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Sarbanes-Oxley And What It Means For South African Auditing Practices

The Sarbanes-Oxley (SOX) Act of 2002 was signed into effect in the United States in an attempt to restore investor confidence in the markets after an extended period of scandal involving high-profile public companies in that country.

The Act had an immediate and significant impact on corporate governance in America, requiring public companies to perform internal control tests, strengthen audit committees and make company directors personally liable for the accuracy of financial statements (with the threat of criminal prosecution, jail time and/or hefty fines if they’re found to have knowingly or willfully made a false certification). It also introduced changes to the way in which public accounting firms operate their business, and established stricter, criminal penalties for securities fraud.

What Does This Mean For South Africa?

As the world’s largest economy, anything America does has a significant effect on the rest of the world. However, in South Africa, the basics of the Sarbanes-Oxley reforms have actually been commonplace in our auditing practices long before the Act was signed into law in the US.

The madatory implementation of auditing codes of conduct and independent regulatory boards to support independent auditing practices dates back to the mid 1950s in this country. Formal codes of governance, which highlight the need for companies (including audit firms) to adhere to ethical business management, were introduced after our Independence in 1994.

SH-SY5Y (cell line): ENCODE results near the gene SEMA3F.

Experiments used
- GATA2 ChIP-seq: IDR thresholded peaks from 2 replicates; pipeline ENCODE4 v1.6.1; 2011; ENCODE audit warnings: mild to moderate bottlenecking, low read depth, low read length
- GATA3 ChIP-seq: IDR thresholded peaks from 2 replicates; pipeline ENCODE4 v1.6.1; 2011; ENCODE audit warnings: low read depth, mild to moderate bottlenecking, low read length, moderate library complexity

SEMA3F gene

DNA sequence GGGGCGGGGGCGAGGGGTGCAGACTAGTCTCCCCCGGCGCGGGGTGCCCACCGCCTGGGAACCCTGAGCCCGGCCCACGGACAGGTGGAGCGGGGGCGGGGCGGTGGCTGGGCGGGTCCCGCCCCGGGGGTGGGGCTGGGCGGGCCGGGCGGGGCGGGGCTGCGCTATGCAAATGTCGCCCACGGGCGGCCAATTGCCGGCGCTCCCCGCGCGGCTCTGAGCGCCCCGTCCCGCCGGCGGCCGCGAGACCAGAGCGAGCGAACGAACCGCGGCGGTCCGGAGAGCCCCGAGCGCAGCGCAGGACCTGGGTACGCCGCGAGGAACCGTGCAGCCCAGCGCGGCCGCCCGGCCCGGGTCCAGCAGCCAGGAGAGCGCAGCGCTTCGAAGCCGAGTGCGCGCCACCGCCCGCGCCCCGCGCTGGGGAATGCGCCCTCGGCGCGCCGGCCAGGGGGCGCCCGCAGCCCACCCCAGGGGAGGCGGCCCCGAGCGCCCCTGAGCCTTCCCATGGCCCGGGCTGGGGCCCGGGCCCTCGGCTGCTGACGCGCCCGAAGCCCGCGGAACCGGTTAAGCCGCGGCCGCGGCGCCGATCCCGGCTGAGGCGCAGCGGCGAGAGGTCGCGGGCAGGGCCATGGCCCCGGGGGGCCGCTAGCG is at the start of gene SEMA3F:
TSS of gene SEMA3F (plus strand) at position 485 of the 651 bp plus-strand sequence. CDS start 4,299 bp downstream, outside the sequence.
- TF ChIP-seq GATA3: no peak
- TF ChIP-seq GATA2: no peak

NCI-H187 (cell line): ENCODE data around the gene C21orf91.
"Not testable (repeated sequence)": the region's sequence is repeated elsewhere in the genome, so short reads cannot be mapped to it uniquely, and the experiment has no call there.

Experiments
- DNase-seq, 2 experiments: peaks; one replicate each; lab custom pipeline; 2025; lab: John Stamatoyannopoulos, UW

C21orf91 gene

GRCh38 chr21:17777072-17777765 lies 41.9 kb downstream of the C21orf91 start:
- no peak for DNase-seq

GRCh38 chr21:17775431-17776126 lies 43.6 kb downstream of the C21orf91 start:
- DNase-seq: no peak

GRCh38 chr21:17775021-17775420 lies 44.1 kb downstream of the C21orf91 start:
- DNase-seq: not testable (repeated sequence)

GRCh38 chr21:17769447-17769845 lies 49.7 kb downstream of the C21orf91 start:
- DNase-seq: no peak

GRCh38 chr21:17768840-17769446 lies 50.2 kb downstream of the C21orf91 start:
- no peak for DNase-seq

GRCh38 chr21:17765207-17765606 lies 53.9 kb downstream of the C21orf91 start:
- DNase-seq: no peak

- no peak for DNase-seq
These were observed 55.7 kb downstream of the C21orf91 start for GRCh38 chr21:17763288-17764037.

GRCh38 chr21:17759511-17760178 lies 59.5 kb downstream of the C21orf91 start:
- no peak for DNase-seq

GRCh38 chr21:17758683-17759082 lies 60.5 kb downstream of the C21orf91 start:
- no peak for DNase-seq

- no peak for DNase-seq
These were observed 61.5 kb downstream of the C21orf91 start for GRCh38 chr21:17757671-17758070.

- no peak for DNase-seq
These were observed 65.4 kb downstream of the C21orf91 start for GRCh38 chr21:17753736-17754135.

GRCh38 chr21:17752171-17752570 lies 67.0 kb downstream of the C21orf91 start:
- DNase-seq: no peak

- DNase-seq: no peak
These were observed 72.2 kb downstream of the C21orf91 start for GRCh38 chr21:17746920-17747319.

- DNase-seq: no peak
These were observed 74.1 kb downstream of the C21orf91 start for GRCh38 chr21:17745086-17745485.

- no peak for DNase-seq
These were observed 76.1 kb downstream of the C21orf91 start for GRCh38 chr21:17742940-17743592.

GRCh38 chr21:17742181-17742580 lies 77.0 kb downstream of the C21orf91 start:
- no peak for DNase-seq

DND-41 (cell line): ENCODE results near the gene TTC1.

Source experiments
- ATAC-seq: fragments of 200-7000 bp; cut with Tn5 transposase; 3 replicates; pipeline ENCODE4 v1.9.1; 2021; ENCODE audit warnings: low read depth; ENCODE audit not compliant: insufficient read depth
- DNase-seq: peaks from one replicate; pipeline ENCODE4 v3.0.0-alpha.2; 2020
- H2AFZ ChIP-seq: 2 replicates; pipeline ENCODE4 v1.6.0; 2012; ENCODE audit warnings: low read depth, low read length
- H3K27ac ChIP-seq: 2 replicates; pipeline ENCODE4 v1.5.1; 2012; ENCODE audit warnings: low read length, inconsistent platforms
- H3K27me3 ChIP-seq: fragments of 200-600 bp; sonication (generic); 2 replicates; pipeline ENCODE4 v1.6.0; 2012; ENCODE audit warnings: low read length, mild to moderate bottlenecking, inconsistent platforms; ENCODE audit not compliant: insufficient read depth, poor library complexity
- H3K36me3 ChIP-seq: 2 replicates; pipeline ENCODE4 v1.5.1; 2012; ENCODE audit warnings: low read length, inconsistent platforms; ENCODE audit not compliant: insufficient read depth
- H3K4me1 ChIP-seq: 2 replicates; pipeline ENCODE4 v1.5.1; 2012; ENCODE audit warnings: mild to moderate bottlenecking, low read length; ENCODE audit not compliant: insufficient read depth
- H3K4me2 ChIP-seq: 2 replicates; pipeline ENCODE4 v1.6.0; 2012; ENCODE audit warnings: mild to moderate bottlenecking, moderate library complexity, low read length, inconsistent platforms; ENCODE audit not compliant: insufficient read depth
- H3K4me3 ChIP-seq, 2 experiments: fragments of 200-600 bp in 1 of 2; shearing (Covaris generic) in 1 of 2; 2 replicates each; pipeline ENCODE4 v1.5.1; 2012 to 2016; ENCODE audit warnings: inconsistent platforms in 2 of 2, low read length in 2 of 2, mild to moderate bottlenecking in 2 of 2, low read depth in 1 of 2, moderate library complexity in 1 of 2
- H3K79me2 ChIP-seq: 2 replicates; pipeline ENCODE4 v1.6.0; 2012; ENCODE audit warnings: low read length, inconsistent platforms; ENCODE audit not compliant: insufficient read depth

Just over a decade later, the Auditing Profession Act No. 26 of 2005 saw the establishment of the Independent Regulatory Board for Auditors (IRBA), whose role is to protect the public by regulating the auditing profession and establishing auditing and ethics standards.

It’s a job it clearly does very well, as in 2015, South Africa received the number one ranking for the strength of auditing and reporting standards for the sixth consecutive year, according to the World Economic Forum’s Global Competitiveness report.

The Importance of an Audit Trail

A successful audit cannot be measured by the final report alone. It needs to be supported by a comprehensive audit trail that captures every decision, data input, policy version and approval. This ensures that any further questioning can be traced back to the point of origin, providing the transparency and accountability required by the IRBA.

MailMech offers a comprehensive range of Auditing and Tracking Solutions, as well as Email and Electronic Solutions, to help you maintain a comprehensive audit trail, including:

  • All Bus services
  • All data processing
  • Delivery Channels
  • Distribution process
  • Job Status
  • Real time user access
  • Reporting
  • Online using queries
  • Custom hardcopy reporting

Don’t be caught short. Contact us today and let us help you make sure you’re completely compliant.

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